Balls. Don't get me wrong, the US armed forces played the lead role in each of these operations and kudos to it. But speaking as a pro-American European I find the broad brush of this, even if it is admittedly a piece of rhetoric, offensive. In Bosnia the US took the lead diplomatically and enormous kudos goes to the various people in Washington - perhaps most notably Bob Dole - who licked the opposition into touch. In Kosovo the lead interventionist was not in Washington but in 10 Downing Street. The man in 10 Downing Street (for whom I have never voted and will not vote) was also an advocate of the deployment of ground forces - and was prepared to back up his rhetoric with the committment of combat units of the British Army - but was told to shut up by the White House because it was judged that the American public, rhetoric by some commentators regarding a willingness to selflessly sacrifice all for altruistic purposes aside, would not stand for losses in a war with no obvious strategic purpose in the cause of people about whom they knew little. The campaign was conducted largely by airpower and on this basis (and that of logistics - areas in which the Europeans were and are shamefuly deficient) the American armed forces took the lead and carried out the directions passed to them by their civilian leaders with enormous professionalism. But let's not get dewey eyed over this - the planning for the entire campaign was constructed on the foundation that even one American body bag would be a body bag too far. Hardly an example of the notion that the USA will "pay any price" in pursuit of misty eyed altruism disconnected from the national interest. As a result of this policy NATO was almost humiliated by a third rate tinpot dictatorship and a policy of ethnic cleansing was able to continue under the noses of those who were supposedly hell bent on stopping it. In Bosnia the USA has again taken the lead in terms of airpower and logistics (along with the priceless diplomatic clout outlined above) but the ground presence has almost always been predominantly European. While American commentators on the Right relish in poring over the (admittedly appalling) grotesque abdication of largely European UN forces of their committment to protect Bosnian Muslims seeking refuge in the so-called "safe zones", the vital work done by the Anglo-French Rapid Reaction Force (which engaged in aggressive and successful peace enforcement operations and went toe to to with Serb artillery emplacements - and which was, sad to relate, the brainchild of a certain Jacques Chirac) is frequently ignored completely (as is the fact that the USA was at this stage refusing to provide ground troops to police the safe zones themselves).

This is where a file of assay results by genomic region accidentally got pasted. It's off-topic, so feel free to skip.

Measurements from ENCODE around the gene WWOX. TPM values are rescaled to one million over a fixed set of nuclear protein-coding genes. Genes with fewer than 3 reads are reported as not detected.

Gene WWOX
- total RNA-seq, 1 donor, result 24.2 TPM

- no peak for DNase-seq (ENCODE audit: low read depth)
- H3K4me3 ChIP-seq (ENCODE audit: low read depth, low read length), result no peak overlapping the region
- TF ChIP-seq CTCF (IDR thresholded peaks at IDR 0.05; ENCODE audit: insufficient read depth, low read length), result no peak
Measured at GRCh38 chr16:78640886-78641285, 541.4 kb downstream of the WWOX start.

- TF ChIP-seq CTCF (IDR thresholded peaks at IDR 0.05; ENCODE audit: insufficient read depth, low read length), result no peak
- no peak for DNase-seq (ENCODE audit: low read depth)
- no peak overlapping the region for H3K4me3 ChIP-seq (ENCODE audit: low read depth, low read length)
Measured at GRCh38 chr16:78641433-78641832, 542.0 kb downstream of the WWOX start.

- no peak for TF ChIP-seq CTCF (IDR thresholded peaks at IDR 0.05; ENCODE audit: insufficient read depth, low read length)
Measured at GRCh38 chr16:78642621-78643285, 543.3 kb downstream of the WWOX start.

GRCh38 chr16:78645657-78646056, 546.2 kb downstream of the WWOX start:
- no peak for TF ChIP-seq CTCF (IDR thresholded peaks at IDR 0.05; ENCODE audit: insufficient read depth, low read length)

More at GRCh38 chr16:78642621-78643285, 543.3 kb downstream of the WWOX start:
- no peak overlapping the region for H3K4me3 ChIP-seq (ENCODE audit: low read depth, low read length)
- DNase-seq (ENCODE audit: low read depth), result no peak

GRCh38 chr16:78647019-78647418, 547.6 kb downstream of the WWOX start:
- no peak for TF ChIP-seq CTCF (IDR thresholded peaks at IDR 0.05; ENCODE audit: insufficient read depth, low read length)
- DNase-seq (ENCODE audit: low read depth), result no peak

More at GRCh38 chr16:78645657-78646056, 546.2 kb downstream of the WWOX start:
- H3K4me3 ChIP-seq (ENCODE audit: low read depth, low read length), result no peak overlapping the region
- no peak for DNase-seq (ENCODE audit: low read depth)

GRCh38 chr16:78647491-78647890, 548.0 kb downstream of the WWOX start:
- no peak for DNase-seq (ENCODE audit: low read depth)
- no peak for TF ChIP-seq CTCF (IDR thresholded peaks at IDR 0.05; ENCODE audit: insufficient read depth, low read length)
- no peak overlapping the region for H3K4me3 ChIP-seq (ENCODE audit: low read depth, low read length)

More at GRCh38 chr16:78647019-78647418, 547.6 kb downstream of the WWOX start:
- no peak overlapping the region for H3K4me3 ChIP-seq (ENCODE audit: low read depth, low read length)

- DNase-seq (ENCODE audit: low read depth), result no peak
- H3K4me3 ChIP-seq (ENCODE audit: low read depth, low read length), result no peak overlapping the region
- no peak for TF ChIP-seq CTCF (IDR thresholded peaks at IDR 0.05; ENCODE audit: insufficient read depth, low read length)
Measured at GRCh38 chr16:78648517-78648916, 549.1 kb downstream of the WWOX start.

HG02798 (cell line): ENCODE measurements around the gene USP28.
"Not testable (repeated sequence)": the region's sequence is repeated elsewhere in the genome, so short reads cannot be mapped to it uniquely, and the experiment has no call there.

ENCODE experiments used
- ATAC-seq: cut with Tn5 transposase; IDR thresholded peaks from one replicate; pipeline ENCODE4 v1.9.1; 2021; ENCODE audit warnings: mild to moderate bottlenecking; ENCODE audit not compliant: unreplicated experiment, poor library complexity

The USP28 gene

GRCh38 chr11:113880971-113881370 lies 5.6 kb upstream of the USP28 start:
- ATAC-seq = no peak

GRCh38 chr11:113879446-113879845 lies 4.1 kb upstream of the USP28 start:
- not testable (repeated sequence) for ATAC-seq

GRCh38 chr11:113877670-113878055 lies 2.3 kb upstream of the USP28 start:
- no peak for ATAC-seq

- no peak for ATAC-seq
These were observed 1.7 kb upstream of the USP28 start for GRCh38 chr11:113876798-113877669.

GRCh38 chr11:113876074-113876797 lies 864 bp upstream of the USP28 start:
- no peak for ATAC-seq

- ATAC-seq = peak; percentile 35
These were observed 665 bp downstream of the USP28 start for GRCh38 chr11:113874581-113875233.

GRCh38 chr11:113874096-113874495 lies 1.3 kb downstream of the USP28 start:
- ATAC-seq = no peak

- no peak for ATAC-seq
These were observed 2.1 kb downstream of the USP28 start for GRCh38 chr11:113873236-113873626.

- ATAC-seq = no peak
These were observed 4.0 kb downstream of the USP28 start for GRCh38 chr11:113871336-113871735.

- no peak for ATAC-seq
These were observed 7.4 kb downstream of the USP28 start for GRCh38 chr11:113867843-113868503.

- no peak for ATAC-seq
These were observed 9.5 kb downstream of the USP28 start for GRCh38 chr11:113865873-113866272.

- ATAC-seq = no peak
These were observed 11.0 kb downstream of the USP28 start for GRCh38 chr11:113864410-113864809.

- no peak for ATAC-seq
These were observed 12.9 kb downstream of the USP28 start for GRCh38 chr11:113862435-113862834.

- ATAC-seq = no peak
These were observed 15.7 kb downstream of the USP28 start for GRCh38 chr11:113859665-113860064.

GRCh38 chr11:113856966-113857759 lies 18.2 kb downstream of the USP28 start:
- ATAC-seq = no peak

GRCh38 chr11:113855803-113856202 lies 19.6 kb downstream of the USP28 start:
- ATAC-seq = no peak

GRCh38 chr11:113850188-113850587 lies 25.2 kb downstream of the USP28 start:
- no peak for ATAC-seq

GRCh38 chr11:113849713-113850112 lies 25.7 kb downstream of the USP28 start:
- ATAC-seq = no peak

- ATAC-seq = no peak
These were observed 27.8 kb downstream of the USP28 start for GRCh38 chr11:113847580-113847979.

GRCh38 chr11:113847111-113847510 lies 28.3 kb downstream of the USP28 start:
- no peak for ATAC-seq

I think Afghanistan and Iraq represent recent enough history for me not to need to dwell on them at any great length - except to note in passing that a third of the front line ground troops in the Iraq War were British and to make the point that if Bush administration supporters are going to persist in wheeling out the rainbow coalition of nations who have supported and are supporting operations in Iraq they might at least have the decency to give them some f***ing credit rather than wheeling them out when it suits them and then pretending they don't exist when it doesn't.